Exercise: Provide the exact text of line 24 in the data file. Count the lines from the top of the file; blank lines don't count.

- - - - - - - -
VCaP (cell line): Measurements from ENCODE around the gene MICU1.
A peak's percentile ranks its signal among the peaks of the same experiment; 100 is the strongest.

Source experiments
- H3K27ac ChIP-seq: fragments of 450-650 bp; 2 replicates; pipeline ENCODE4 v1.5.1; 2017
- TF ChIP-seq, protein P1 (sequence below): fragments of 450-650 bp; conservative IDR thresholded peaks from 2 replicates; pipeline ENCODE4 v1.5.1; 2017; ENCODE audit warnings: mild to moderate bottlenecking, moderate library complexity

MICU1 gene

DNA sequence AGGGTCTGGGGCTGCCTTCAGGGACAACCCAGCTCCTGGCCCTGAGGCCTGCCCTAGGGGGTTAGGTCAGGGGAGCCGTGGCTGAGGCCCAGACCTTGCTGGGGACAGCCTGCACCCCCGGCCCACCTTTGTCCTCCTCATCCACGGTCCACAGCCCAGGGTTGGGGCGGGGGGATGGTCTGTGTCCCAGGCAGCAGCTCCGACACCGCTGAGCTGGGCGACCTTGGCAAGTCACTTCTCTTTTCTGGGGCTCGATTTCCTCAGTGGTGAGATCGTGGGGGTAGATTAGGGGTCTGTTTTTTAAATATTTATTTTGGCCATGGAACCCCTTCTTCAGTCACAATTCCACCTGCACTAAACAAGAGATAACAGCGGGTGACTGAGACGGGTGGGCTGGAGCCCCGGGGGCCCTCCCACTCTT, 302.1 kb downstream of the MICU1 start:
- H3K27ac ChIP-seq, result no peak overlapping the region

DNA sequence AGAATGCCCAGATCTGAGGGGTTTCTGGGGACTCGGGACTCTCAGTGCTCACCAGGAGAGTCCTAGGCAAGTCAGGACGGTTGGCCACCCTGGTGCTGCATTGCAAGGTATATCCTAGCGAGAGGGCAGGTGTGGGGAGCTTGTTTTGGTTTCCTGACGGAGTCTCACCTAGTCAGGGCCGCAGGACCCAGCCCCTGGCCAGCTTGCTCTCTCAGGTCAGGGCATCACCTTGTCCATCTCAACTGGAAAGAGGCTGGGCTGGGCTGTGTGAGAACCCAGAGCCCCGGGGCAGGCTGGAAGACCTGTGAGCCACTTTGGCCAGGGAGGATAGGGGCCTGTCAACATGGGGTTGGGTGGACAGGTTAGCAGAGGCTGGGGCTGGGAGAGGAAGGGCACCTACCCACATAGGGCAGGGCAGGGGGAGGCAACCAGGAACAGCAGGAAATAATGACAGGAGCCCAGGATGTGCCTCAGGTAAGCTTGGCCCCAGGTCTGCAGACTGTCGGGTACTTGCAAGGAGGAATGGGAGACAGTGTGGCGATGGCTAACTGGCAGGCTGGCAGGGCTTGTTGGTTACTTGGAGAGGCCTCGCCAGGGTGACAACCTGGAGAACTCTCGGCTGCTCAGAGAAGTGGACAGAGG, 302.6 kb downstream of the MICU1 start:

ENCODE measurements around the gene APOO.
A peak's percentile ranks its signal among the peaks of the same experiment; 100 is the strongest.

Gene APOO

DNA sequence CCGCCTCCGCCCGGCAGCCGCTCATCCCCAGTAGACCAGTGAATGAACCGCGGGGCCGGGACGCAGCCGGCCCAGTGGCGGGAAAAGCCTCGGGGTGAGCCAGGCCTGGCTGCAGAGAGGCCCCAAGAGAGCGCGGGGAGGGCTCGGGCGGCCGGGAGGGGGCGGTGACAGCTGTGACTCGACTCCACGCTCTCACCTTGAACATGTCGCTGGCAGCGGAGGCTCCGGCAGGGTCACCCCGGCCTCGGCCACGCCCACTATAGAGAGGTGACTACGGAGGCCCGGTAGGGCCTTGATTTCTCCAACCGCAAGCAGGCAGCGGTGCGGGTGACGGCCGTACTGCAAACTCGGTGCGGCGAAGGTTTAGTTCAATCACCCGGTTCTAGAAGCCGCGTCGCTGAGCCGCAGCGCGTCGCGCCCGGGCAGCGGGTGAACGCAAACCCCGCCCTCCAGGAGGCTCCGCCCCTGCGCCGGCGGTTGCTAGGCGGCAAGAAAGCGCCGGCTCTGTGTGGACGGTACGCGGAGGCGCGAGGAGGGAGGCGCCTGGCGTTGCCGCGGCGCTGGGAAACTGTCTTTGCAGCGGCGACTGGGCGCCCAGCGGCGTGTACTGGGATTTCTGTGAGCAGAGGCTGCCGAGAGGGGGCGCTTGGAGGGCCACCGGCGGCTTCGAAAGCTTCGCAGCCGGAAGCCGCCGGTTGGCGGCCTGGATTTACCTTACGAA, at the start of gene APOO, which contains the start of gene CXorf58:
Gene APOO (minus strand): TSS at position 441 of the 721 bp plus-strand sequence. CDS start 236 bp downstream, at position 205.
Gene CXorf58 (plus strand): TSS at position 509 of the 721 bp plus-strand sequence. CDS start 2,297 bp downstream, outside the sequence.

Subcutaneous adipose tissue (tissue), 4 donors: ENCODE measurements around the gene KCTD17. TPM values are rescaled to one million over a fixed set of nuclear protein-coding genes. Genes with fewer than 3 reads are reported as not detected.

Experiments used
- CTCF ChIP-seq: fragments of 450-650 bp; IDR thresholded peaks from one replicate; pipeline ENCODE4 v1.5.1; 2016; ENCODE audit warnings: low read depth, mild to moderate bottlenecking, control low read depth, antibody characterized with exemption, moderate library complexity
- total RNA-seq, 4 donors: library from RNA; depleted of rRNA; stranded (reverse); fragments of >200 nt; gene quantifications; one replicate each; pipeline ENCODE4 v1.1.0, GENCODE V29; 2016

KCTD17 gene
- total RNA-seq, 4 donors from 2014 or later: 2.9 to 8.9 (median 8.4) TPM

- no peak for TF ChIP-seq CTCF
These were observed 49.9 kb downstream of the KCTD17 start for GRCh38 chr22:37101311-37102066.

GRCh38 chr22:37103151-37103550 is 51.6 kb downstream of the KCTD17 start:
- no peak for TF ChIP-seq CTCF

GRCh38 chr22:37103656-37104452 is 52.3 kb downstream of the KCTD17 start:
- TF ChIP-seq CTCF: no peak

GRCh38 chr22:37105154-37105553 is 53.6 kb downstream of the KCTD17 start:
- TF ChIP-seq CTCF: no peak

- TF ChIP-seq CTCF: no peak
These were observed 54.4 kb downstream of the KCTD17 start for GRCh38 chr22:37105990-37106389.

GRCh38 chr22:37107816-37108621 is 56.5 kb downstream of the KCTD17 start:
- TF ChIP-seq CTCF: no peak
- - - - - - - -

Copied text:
GRCh38 chr22:37103151-37103550 is 51.6 kb downstream of the KCTD17 start: